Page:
Progressive Web Apps V/s Native Apps

For the longest time, the only way for enterprises to reach mobile users was through hybrid or native mobile apps. Today, however, the PWA (progressive web app) technology has emerged as a viable alternative solution for businesses of all sizes to engage with mobile users.

In 2021, there will be 6.4 billion global smartphone users, and the numbers are steadily rising. Given that the population is currently 7.9 billion, smartphone penetration is estimated to be over 80%.

Read along to discover the differences between PWAs and native apps, and find out which is the ideal option.

Progressive Web Apps V/s Native Apps

What are progressive web apps?

PWAs refer to web apps that seek to appear and act exactly like their native counterparts. Users can install and access them from the home screen. Moreover, they offer a full-screen mode to make the user experience immersive. As for progressive web apps vs. web apps, the difference is that the former offers a native app-like user experience even though both run on web technologies like JavaScript, CSS, and HTML.

PWAs can access the hardware capabilities of your device and can do things like accessing your health data, tracking your location, or using the device’s camera. Furthermore, they work like mobile apps and ordinary websites and offer functionality, such as push notifications and offline mode.

Most importantly, Google pointed to PWAs as one of the best ways to adapt to a mobile-first approach.

The core advantages of PWAs are as follows

  • Focus on UX design and intuitive UI — The UI/UX design of PWAs feels like a native application, but it offers users a more unified experience. UI remains the same in the web app and the browser version. This eliminates the need for users to learn more than a single interface. The progressive web app design is kept consistent and straightforward for better cross-browser functionality.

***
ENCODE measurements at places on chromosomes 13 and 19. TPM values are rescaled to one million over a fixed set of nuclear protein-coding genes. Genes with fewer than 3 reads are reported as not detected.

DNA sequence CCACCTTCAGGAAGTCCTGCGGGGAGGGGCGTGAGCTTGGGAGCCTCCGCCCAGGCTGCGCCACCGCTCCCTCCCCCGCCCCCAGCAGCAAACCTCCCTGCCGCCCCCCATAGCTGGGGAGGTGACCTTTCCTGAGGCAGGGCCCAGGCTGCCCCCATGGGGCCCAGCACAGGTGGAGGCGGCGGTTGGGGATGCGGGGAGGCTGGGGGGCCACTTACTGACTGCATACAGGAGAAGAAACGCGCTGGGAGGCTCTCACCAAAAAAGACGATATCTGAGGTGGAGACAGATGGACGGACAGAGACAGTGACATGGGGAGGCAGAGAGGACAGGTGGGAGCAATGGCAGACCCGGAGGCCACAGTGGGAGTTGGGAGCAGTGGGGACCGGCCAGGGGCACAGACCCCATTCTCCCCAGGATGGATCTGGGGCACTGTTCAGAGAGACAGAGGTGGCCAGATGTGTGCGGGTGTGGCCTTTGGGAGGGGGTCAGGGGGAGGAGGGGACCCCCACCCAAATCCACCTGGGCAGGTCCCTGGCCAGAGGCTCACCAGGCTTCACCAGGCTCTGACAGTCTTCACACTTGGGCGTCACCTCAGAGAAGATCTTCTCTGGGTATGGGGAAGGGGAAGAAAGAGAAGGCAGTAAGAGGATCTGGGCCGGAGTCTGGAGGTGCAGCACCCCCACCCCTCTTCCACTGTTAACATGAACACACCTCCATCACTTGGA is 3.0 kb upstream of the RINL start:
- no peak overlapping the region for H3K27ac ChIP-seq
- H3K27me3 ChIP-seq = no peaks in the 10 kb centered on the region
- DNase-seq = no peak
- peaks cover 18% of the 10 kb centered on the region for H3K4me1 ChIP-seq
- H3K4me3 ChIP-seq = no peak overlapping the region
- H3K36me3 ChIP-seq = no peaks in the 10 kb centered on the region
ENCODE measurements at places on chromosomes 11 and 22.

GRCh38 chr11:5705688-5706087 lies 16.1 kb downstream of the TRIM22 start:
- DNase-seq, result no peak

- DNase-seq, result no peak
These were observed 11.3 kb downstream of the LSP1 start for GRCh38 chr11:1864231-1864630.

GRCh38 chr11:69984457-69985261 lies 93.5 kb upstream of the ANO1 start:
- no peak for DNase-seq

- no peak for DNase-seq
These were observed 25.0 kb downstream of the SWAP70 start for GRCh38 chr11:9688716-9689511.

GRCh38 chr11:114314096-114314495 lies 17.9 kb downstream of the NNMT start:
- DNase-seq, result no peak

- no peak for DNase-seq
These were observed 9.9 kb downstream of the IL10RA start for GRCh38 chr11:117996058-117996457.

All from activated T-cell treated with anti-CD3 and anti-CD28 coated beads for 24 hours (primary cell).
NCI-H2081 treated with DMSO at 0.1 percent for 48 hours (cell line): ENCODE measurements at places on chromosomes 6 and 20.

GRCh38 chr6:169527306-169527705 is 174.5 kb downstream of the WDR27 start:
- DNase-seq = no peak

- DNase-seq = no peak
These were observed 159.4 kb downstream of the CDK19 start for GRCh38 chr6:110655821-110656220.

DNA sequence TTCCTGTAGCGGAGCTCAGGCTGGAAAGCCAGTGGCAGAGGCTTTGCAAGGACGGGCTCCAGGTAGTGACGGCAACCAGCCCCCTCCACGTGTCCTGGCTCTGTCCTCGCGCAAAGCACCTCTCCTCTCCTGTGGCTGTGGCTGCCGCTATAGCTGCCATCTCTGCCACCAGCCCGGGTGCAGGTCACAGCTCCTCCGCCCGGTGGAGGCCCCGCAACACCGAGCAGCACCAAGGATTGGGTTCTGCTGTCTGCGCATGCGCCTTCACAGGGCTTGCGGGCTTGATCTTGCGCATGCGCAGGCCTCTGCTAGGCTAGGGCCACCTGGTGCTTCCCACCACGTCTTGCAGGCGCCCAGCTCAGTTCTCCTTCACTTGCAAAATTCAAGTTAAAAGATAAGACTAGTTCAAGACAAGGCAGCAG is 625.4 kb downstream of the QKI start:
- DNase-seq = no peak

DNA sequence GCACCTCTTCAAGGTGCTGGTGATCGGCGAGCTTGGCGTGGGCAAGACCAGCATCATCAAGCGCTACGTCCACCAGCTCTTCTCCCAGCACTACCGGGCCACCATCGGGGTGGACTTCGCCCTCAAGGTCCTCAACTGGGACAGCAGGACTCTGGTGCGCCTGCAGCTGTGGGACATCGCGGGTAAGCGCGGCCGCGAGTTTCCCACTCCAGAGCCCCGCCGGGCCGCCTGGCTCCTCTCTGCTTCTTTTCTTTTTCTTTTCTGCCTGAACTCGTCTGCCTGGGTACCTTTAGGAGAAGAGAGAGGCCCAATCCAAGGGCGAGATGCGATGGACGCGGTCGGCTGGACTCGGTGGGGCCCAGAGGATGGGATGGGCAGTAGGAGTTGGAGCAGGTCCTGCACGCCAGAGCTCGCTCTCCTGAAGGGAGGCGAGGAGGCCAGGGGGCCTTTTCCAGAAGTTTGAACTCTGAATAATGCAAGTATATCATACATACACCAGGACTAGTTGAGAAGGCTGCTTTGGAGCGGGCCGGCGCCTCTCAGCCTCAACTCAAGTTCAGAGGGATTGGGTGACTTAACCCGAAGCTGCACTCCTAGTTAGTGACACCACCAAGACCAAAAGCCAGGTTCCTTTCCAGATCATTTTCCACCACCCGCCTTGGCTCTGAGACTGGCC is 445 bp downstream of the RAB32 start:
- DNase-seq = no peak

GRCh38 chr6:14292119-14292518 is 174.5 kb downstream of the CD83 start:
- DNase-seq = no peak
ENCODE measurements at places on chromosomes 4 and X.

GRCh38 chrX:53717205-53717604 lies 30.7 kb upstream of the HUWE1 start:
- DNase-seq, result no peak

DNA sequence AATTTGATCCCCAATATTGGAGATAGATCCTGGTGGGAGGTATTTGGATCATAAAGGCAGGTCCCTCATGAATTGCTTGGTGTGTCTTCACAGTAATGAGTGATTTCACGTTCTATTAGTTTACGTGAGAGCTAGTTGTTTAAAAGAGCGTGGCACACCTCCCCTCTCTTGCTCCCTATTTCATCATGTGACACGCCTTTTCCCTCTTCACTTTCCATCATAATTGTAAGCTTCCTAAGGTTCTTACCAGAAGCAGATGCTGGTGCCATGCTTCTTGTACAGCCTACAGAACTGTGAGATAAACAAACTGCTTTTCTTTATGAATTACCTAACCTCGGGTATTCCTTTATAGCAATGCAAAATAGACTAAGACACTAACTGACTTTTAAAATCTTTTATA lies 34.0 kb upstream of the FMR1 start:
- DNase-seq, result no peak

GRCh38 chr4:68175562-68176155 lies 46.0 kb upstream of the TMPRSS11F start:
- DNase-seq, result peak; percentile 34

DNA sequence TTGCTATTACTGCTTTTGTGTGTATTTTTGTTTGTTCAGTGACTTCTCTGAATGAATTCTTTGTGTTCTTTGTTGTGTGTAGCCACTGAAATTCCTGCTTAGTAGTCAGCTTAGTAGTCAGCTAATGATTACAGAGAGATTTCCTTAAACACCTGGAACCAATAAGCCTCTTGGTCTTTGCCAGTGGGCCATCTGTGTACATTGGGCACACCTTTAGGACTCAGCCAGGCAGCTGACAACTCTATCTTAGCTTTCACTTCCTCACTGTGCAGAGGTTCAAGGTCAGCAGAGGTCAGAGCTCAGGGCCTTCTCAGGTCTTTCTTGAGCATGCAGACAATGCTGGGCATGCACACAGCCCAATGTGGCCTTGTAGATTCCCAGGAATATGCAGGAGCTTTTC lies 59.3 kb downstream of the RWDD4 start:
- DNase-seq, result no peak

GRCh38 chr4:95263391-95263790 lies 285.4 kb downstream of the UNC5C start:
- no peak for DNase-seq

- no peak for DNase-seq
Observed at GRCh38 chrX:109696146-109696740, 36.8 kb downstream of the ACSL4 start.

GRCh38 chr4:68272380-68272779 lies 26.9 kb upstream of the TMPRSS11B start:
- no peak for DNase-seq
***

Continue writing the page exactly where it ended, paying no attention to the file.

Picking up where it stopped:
• Loading speed — PWAs use service workers for caching, managing requests, and storing shell data. This results in the app shell loading much faster than a native app. The loading speed is faster even if users don’t have internet connectivity.
  • Greater online visibility — While native apps are easier to place in app stores, the visibility of PWAs remains unaffected. The nature of their build enables them to have greater online visibility than their native counterparts. PWAs are made up of app-imitating web pages, and therefore, they’re found online and not only in app stores.
  • Affordable development cost — PWAs can operate across multiple operating systems and platforms. This makes it cost-effective and can even reduce the workload as you wouldn’t have to spend time and money on building separate apps for iOS and Android.
  • High compatibility — PWAs can run on any OS and device. You can access them via a browser or mobile device.
  • Automatic updates — All the new features are available to users automatically without clicking any buttons.

Drawbacks of PWAs

  • Limited hardware access — PWAs have limited access to hardware and software features. For example, they don’t support features that HTML5 doesn’t maintain. For iOS devices, they don’t work with Touch ID and Face ID, ARKit, Siri, and other primary features of Apple.
  • Battery consumption — Drains the battery fast because it runs on technologies not intended for the mobile environment. So, devices need to work harder to interpret the code.
  • Limited functionality — Being Google’s brainchild, all iOS features are not supported.

What are native apps and their key advantages?